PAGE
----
Caution: Loaded with primary school level Arithmetic. Read at your peril ( or if you plan to make a traditional cathedral window quilt).
There are plenty of tutorials which tell you how to make a traditional window quilt, including mine, here. There are also tutorials which tell you, given the finished square design, how big your background fabric square and window (pane) square should be. For example, if you want to finish with a 5″ square, your background fabric should be 10.5″ square, and the window fabric 3″. This is the tutorial I referred to for measurements for my current project.
However, did you know that the number of window squares you need are not equal to the number of background squares in your quilt? What was that again? Well I was working with these 3×3 patchwork pieces, and I cut 9 window patches for each. The result is here for you to see!
There are three blank ( white) window ‘panes’ in each. I should have cut 12 window (black and white) squares for the centre windows. If I wanted the printed fabric in the (half) windows on the edges, I would have had to cut 12 more squares ( which I would have folded diagonally and attached to the ‘frames’).
Things get even more complicated when you are working on a larger quilt. If you are working with, say, 24 squares and making a 6×4 or 2×12 or 3×8 quilt, you would now have guessed that you need more than just 24 window squares. But, did you know that the number of windows is different for each one of these? And none of them is 24.
So how does one do the Math? If you are one of those people who just can’t wrap their head around figures, well…I guess there is nothing to be done but to cut the fabric in batches as you go along. It is impossible for me to make a chart here with all the possible block configurations!
For the others, here is the way it works!
All you need to know is
– the total number of background squares you are working with and
– the configuration of your quilt. What is meant by configuration? If the total number of squares is 36, you could be joining them in a 6×6 or 4×9 or 3×12 configuration.
It does not matter what the size of your squares is.
Step 1. Multiply the total number of squares in your quilt by 4. If my quilt has 36 squares, I will get the figure of 144.
Step 2. Calculate the number of ‘half’ window panes at the edges. This is equal to the total number of squares at the edges (perimeter).
If my quilt configuration is 6 x6, the total number of half window panes is 6 + 6 + 6 + 6 = 24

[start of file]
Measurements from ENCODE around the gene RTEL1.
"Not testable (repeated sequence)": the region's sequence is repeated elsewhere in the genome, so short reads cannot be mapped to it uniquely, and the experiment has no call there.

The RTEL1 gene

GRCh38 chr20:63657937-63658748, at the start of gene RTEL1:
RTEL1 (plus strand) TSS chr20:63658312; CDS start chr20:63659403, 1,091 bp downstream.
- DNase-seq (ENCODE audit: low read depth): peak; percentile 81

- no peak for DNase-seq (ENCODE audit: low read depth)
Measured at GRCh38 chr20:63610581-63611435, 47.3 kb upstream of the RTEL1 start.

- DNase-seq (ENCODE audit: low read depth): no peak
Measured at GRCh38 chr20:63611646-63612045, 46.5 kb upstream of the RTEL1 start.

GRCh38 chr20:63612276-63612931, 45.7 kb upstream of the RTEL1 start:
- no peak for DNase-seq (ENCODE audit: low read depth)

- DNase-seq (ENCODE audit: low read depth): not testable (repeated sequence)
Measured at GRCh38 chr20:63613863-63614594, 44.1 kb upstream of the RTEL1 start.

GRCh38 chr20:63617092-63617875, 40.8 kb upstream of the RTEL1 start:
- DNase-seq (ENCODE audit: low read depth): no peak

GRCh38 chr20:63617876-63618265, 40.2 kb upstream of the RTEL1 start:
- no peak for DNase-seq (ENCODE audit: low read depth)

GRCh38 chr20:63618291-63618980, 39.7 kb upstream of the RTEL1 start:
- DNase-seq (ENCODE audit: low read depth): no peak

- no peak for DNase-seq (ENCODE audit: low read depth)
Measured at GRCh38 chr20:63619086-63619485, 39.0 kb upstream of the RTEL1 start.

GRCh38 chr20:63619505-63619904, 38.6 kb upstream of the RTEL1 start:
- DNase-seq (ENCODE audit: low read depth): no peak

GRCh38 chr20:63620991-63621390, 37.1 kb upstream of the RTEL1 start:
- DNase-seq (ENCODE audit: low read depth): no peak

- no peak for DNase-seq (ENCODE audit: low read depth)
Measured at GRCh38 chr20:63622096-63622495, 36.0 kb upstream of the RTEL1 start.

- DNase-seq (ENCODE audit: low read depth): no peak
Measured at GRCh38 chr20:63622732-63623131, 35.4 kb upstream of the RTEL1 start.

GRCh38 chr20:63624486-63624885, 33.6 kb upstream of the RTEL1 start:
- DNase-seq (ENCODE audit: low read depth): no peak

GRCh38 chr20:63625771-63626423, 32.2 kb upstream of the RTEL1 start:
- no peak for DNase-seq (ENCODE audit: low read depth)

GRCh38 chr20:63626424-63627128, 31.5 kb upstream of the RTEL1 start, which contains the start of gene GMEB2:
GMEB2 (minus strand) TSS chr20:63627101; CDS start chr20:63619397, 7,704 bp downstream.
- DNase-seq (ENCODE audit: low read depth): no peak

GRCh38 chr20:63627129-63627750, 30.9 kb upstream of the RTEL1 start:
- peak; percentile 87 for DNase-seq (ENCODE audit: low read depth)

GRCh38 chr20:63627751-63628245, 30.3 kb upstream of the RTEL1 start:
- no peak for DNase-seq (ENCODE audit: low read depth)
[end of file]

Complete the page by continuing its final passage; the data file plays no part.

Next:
If my quilt configuration is 4×9 , the total number of half window panes is 4 + 9 + 4 + 9 = 26
If my quilt configuration is 3×12, the total number of half window panes is 3 + 12 + 3 + 12 = 30
If I plan to add a ‘pane’ fabric to these half window panes, I need to cut these many squares in addition to the rest I will be cutting. ( Like mentioned earlier, these will be folded diagonally and attached to the window, with the diagonal fold at the edge. )
Step 3. Subtract the number of half window panes from the figure obtained at Step #1. This result is divided by 2 to get the number of full window panes for the centre!
If my quilt configuration is 6×6, the total number of half window panes is 24. If I subtract this from 144 , I get 120, which I divide by 2 to get 60! So that is the number of window fabric squares I need!
For the 4×9 configuration, I get 144 minus 26, which is 118 and the number squares will be 59.
For the 3×12 configuration, it will be 57 squares in the centre and 30 ( half) squares at the edges. Check this out!
Not so complicated, right? Let us crosscheck this with my 3×3 cushion cover!
Cross-checking the Calculations
Here is my cushion cover, with the nine blocks in a 3×3 configuration.
Had I added the black and white printed fabric to the half windows at the edges, I would have needed 12 squares ( folded diagonally into half) for those.
As for the centre squares, I subtract 12 from 36 ( total number of background squares multiplied by 4) to get 24 and halve it to get 12!
But I had cut only 9 black & white printed squares.
Explains my 3 missing squares quite neatly, doesn’t it?
I hope I have been able to make some sense. Remember to bookmark this post if you plan to sew up a cathedral window quilt anytime. It will make more sense then, I am sure.